The hope of empty arms
All I want for Christmas survive.

Given, and taken away.

This morning we arrived at Mass just barely in time to sneak into one of the back rows before the processional. Some would call that late, Clay and I gave each other fist bumps. It was the 9 AM Mass, after all. The crack of dawn. Early birds were rubbing their eyes sleepily and glaring at us for making so much noise. Did I ever mention that I'm not a morning person? No, really. I'm not.

Anyhow, since we were what some would term "late," we were in the back of the church, with the rest of the families with little kids, since everyone knows that it's all their fault that we're late all the time, amIright? Sitting right behind me was a family with two young kids, one of whom was a preschool aged little boy. He was wearing a fire fighter costume. I swear to you, the child walked an entire marathon during the service, all on the kneeler located directly behind me. I'm pretty sure that attending Mass while being elbowed in the back of the head regularly grants one something along the lines of God Points. Not sure how those are calculated, but I assume I got a lot of them today. 

Actually, the unnecessary force using fire fighter didn't bother me. I spent a moment getting a little nostalgic over the churning energy of a preschooler, remembering Raphael in particular, how he was forever in costume and never sat down ever at all, world without end amen. Those days, being over, look kind of sweet now. I was forever fretting about him bothering people, and I wish I could go back and stop worrying. He absolutely was bothering people. I didn't have to worry about that at all.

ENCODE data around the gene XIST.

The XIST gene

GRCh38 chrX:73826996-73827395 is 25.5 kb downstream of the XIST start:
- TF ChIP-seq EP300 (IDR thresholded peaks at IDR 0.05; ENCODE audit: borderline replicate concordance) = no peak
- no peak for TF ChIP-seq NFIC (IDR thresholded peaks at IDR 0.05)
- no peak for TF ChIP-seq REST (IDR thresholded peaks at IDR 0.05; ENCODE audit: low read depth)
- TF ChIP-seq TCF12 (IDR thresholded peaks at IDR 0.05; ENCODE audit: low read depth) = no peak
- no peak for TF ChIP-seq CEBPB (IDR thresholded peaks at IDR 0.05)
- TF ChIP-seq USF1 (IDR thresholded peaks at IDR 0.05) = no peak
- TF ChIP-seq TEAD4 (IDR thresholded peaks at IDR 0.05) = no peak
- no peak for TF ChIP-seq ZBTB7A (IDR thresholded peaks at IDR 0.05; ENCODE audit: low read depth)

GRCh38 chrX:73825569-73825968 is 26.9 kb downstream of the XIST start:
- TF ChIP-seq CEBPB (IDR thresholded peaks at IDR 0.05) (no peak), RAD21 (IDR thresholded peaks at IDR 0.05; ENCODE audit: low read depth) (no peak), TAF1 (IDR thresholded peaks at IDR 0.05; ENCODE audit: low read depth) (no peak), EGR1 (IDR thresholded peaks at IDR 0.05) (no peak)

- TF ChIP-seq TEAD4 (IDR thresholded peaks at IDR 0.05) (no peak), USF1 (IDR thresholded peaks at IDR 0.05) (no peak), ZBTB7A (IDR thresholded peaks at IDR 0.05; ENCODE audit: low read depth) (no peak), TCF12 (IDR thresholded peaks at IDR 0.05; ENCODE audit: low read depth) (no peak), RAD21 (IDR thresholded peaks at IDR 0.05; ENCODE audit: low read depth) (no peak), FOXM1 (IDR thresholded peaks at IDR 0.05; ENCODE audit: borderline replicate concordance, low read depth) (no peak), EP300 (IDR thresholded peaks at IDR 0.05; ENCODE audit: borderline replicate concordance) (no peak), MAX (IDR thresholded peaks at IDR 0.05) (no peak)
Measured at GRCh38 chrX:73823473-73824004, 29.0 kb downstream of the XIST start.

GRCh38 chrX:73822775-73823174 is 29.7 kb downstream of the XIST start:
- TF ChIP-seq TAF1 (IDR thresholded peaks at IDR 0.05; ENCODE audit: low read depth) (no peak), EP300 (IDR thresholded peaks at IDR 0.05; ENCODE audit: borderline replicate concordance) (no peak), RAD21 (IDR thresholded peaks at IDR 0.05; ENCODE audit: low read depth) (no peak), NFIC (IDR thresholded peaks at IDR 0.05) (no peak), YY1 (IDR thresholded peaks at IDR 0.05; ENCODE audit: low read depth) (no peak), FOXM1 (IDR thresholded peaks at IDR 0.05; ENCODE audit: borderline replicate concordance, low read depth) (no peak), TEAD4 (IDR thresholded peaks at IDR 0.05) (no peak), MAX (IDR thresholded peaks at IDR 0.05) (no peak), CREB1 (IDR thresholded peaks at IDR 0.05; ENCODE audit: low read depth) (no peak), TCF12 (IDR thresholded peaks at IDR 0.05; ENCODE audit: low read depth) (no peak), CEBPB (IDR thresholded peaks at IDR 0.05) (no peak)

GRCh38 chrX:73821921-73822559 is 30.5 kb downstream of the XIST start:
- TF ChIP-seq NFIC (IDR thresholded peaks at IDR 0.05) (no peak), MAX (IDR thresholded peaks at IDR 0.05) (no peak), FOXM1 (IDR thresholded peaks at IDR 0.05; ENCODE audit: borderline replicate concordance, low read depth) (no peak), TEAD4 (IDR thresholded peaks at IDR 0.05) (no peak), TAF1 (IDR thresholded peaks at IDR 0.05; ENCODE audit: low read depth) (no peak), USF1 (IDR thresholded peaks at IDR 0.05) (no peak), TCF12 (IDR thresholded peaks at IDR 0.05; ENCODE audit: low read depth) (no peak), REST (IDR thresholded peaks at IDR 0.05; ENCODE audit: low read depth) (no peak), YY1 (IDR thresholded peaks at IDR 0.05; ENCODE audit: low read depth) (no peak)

But now? Now he sits still for entire minutes at a time! He was sitting on my left, as a matter of fact, and as I mused about this, he leaned over to ask me a vital question about the burn on the back of his hand? And how it's shiny over here? And not on this side? And why is that, exactly? I shushed him, then realized that it was probably the fourth time in the last five minutes I had shushed him. He still never shuts up. I gave him frowny face, which is a totally valid and constructive parenting technique that I can't seem to stop doing.

About this time I heard whispered chattering on my right, and I turned to see Sophia, talking away with my mom, who happened to arrive at the same time as us. I dished them out some frowny face too, but neither of them took any notice at all, being safely separated from us by Clay and Max. I shifted instead to give Clay your daughter is talking in church face (also valid and constructive). He shrugged back and mouthed, Her GRANDMOTHER. Then he rolled his eyes. 

Raphael leaned over to tell me something else, this time about how one of the altar servers had messed up, and I realized that everyone was standing up for the gospal reading, and I hadn't heard a single word in the last ten minutes. Fire fighter elbowed me in the head, and I stood up, sighing. 

So much for all those God points. 




Angela Giles Klocke

Tee hee -- oh well. :D


I thought we were paragons of quiet sanctity. Actually at that moment, Sophia was explaining to me with that worried, deeply thoughtful look on her face, that she could not take Jesus in her hand yet, and I was saying that her day will come. Theology happens when it happens.


Mass is over for me as soon as I sit behind a baby. A BABY! One of God's greatest creations. I'll never get God points and I'm okay with that.


I believe God only gives points during the other 188 hours in the week when we aren't sitting in a pew. Too many people I know punch that "church time" card on Sundays and live the other 188 hours less than Christian like. I think God is just happy to see us together on Sundays, no matter where our minds wander too mid-mass.
Miss your posts as always gf! So happy to see you on again.

The comments to this entry are closed.